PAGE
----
Please don’t come here yelling at us when, at 6 p.m. Sunday, you turn on CBS and discover that the NCAA tournament selection show has gone poof.

It isn’t on CBS. Repeat. It isn’t on CBS. (Also, don’t ask us what channel is truTV. If you don’t know by now, we won’t help you.)

That’s not the only big change coming to NCAA tournament broadcasts. There’ll be a live audience for the selection show (which could get lively when certain teams are snubbed), a “Fast Break” streaming option similar to the NFL’s RedZone and, for the first time in forever, no Verne Lundquist.

For the first time in 36 years, the Selection Sunday show during which the 68 teams and the NCAA men’s basketball bracket are revealed will be on TBS, a move to cable that is part of a rights deal with CBS and Turner that allows whichever network that carries the Final Four and championship game to choose to carry the selection show. (Two years ago, Turner chose not to carry it. And in 2019, it will return to CBS and everyone can freak out about why it isn’t on Turner.)

The show will run for a goat-gagging two hours, but the NCAA says the plan is to reveal all 68 teams, followed by the brackets — all of which, according to’s Richard Deitsch, will come in the first half of the show. It might be weird not to see teams anxiously awaiting and then celebrating the reveal, but this show seems as if it will be geared more toward the bracketeers, an impatient lot. You will recall that CBS  speeded things up last year after the Great Leaked Bracket Fiasco of 2016 caused ratings to plummet when the network was scooped while trying to drag out the reveal.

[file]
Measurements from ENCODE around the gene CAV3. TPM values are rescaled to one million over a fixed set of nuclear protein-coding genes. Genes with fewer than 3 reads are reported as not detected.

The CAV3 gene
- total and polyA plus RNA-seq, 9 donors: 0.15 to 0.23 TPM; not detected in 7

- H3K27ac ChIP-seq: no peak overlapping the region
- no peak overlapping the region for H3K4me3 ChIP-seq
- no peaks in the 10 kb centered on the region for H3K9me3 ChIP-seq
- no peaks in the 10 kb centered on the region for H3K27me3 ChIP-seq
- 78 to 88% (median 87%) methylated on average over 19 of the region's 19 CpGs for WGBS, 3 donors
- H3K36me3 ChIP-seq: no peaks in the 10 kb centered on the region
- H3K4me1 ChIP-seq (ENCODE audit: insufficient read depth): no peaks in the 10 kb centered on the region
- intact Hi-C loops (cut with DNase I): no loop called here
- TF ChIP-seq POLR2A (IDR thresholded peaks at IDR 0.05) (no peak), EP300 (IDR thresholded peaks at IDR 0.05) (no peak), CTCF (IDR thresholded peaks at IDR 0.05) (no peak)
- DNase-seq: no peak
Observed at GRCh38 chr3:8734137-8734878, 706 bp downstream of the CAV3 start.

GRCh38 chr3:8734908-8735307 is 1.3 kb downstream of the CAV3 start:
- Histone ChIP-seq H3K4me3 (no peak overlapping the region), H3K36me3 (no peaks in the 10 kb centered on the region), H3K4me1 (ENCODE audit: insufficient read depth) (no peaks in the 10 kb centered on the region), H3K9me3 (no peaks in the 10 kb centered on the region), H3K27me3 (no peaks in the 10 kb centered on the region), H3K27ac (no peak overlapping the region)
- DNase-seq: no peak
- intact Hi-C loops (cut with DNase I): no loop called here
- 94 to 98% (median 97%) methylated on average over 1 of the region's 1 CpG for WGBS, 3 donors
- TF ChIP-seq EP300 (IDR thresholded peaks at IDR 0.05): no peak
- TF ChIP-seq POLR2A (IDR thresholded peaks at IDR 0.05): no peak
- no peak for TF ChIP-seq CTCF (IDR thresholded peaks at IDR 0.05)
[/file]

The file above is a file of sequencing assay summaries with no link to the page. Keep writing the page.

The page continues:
Greg Gumbel and Ernie Johnson will handle the main duties as the show goes back to two hours, with Clark Kellogg and Seth Davis supplying analysis and Charles Barkley and Kenny Smith doing their usual 15 seconds of preparation so that they can hilariously break down the college game.

Over on the Internet, the NCAA’s March Madness Live will stream the selection show and, more interestingly, a “Fast Break” stream that, like the NFL’s RedZone coverage, whips to whatever exciting action is going on at any moment.

And Lundquist will be calling none of that action, darn it. Brad Nessler, who replaced Lundquist on CBS’s lead college football games last fall, will replace him and Ian Eagle will take over the regional final Lundquist previously worked. Lundquist, a fixture on tournament games for CBS since 1998, is 77 and underwent back surgery last fall. He plans to be in the tower at the 16th hole of CBS’s Masters coverage next month, according to the New York Post.

Here’s the lineup of announcers:

Play-by-Play / Analyst / Reporter

* Regional Weekend Announcing Teams

Jim Nantz / Bill Raftery / Grant Hill // Tracy Wolfson*

Brian Anderson / Chris Webber // Lisa Byington*

Ian Eagle / Jim Spanarkel // Allie LaForce*

Kevin Harlan / Reggie Miller / Dan Bonner // Dana Jacobson*

Brad Nessler / Steve Lavin // Evan Washburn

Spero Dedes / Steve Smith / Len Elmore // Ros Gold-Onwude

Andrew Catalon / Steve Lappas // Jamie Erdahl

Carter Blackburn / Debbie Antonelli // John Schriffen

TBS, CBS, TNT and truTV, along with NCAA March Madness Live, will carry the games and Nantz, Raftery and Hill will continue to announce the Final Four and championship games on TBS on March 31 and April 2.

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